China Pushes Little Emperor Safety Seats to Cut Road Toll: Cars

November 25, 2013

China lost almost three times as many children in car accidents as the U.S. last year, even though it has fewer than half the number of vehicles.

The government increased penalties this year for failing to fasten seatbelts or using a mobile phone while driving. The next step: getting parents to install child-safety seats in a country where only about one in 100 cars have them. The World Health Organization says the seats, which reduce stress to the neck and spinal cord in a crash, can cut deaths by 70 percent.

“It’s completely crazy to put babies in cars without using child seats,” Frederic Banzet, chief executive officer of Paris-based PSA Peugeot Citroen’s Citroen brand, said in an interview in Beijing.

China’s health ministry agrees. The Center for Disease Control and Prevention, an agency under the ministry overseeing public health awareness, will start the country’s first national campaign to encourage the use of child seats at the end of this year, starting in Beijing, Shanghai and Shenzhen.

Little Emperors

The center plans to hold talks at kindergartens and primary schools, conduct prenatal workshops at hospitals and work with doctors doing home visits to educate new parents on the benefits and correct use of the seats.

The campaign will run until 2015 and the agency is counting on the protective instincts toward China’s “little emperors” – – the pampered only offspring under the country’s one-child policy — to spur a change in behavior.

“It is time for us to do something,” said Duan Leilei, a trained doctor who specializes in researching injury prevention at the CDC. “Chinese parents literally will do anything they can for their only child. It should be much easier to get them to use booster seats once they know how important it is, than to say belt up or don’t use mobile phones while driving.”

With the number of vehicles estimated to surge almost three-fold to 240 million by 2020, promoting child seats is a “low-hanging fruit” that could reap significant reductions in deaths and serious injuries, said Wu Yiqun, vice head of ThinkTank Research Center for Health Development, a non- governmental body that has been advocating their use.

Compulsory Use

China is taking the first steps toward making the use of booster seats mandatory, which would bring it in line with the more than 50 jurisdictions in the world that enforce their use.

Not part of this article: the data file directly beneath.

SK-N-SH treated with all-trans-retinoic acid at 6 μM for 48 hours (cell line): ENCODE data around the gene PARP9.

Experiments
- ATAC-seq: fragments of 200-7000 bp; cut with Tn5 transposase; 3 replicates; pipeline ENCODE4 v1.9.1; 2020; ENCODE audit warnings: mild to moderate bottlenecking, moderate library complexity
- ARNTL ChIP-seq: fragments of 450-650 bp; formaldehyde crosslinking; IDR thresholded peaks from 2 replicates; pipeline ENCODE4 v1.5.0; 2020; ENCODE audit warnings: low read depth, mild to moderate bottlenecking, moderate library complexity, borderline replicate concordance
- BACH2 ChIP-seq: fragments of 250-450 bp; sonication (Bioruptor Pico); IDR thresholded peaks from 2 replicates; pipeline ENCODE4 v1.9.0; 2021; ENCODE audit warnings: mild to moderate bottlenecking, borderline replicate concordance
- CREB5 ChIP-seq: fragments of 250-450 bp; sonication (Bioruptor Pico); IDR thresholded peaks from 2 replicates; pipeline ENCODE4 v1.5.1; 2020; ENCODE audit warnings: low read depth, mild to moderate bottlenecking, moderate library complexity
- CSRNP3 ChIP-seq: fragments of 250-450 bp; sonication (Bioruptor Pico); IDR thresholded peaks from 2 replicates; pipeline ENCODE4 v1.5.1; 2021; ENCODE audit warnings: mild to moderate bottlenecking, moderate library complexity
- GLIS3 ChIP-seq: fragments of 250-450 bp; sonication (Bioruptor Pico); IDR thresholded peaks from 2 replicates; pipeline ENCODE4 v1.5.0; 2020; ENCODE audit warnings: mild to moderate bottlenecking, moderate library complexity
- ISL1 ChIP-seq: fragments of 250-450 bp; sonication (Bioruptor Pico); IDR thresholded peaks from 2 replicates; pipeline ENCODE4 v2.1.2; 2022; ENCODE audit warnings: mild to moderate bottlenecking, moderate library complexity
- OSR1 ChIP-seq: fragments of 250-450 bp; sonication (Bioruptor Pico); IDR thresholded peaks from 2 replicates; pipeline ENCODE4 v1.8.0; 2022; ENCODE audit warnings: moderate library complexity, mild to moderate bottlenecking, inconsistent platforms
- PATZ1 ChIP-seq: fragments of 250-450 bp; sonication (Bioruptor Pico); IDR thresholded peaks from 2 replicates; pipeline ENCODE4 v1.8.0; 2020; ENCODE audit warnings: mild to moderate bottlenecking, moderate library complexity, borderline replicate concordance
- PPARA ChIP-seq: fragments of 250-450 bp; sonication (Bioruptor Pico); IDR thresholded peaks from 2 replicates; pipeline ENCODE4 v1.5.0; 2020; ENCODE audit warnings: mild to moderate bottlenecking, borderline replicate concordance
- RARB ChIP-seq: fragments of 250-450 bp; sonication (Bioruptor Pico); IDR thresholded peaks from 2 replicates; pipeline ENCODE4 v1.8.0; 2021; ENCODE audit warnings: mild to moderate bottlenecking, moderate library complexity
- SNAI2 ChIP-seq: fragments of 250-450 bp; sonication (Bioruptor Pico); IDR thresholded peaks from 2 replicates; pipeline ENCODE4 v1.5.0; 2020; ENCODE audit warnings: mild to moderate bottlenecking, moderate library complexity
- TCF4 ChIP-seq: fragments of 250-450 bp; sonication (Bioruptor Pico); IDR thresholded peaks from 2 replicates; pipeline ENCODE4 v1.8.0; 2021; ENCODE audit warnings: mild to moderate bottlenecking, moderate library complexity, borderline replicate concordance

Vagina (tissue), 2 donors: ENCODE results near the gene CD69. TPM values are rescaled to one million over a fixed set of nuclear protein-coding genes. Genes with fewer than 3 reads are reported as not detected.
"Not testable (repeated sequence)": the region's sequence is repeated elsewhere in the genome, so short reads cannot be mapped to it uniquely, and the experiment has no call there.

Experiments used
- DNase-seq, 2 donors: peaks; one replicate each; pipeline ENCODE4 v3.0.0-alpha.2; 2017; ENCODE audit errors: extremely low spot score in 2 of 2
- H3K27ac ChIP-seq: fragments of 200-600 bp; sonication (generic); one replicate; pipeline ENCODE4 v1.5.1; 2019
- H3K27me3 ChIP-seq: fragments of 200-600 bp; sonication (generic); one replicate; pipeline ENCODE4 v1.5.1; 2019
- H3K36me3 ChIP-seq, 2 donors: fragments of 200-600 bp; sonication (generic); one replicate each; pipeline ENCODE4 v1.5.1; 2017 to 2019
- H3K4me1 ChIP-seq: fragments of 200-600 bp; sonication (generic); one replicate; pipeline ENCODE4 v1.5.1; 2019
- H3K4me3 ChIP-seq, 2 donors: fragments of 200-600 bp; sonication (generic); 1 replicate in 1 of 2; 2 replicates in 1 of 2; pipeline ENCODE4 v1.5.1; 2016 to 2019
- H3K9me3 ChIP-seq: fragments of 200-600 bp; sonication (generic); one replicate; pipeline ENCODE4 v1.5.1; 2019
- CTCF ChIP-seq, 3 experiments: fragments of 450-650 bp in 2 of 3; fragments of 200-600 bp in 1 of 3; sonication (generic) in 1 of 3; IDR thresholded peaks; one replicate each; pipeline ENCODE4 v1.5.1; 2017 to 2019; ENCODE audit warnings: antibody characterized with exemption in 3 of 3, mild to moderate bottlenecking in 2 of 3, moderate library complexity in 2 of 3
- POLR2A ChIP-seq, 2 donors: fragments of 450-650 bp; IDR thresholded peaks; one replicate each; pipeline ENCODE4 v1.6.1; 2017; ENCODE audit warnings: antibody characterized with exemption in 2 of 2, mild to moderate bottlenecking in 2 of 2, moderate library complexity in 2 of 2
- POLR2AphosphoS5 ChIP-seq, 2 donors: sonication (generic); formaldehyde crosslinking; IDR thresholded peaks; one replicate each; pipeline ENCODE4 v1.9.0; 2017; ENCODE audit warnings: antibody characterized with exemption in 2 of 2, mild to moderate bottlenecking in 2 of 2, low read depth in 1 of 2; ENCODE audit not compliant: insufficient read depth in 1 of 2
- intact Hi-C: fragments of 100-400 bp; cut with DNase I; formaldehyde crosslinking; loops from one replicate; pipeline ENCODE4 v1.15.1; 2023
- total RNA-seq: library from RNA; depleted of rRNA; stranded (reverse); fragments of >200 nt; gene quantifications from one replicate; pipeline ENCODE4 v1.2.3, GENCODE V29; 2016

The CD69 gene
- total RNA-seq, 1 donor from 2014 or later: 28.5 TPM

The China Automotive Technology and Research Center, a government-affiliated body in charge of drafting policy for the auto industry, released a report in June concluding that conditions are ripe for enforcing the use of safety seats.

Last year, 18,500 children under the age of 14 died in traffic accidents in China, making it the leading cause of death for the age group, according to the Chinese Academy of Social Sciences, a research body under the country’s State Council, or cabinet. WHO estimated global road deaths at more than 1.2 million a year, with more than 90 percent in developing economies, according to a 2009 report. As many as 50 million people are injured, it said.

Public awareness in China of child-safety seats is low.

About 40 percent of parents put their children in the front without a safety seat, while 43 percent said they held on to their kids while in the car, according to a survey conducted by the academy.

Close Call

Eugene Meng, 36, isn’t waiting for a law to be passed to use a child seat.

The marketing executive in Beijing ordered one from Germany costing 2,800 yuan ($460) after his 10-month-old daughter hurt herself when she was thrown against the back of the driver’s seat. The toddler had been sitting in the back on her mother’s lap when Meng braked to avoid a collision.

“She cried so hard that I didn’t dare to take her out for any more rides until we got a safety seat,” he said. “Now when I see parents putting babies in the car without using safety seats, I wish I had the ability to stop them.”

(Tian Ying. Editors: Chua Kong Ho, Ben Richardson)

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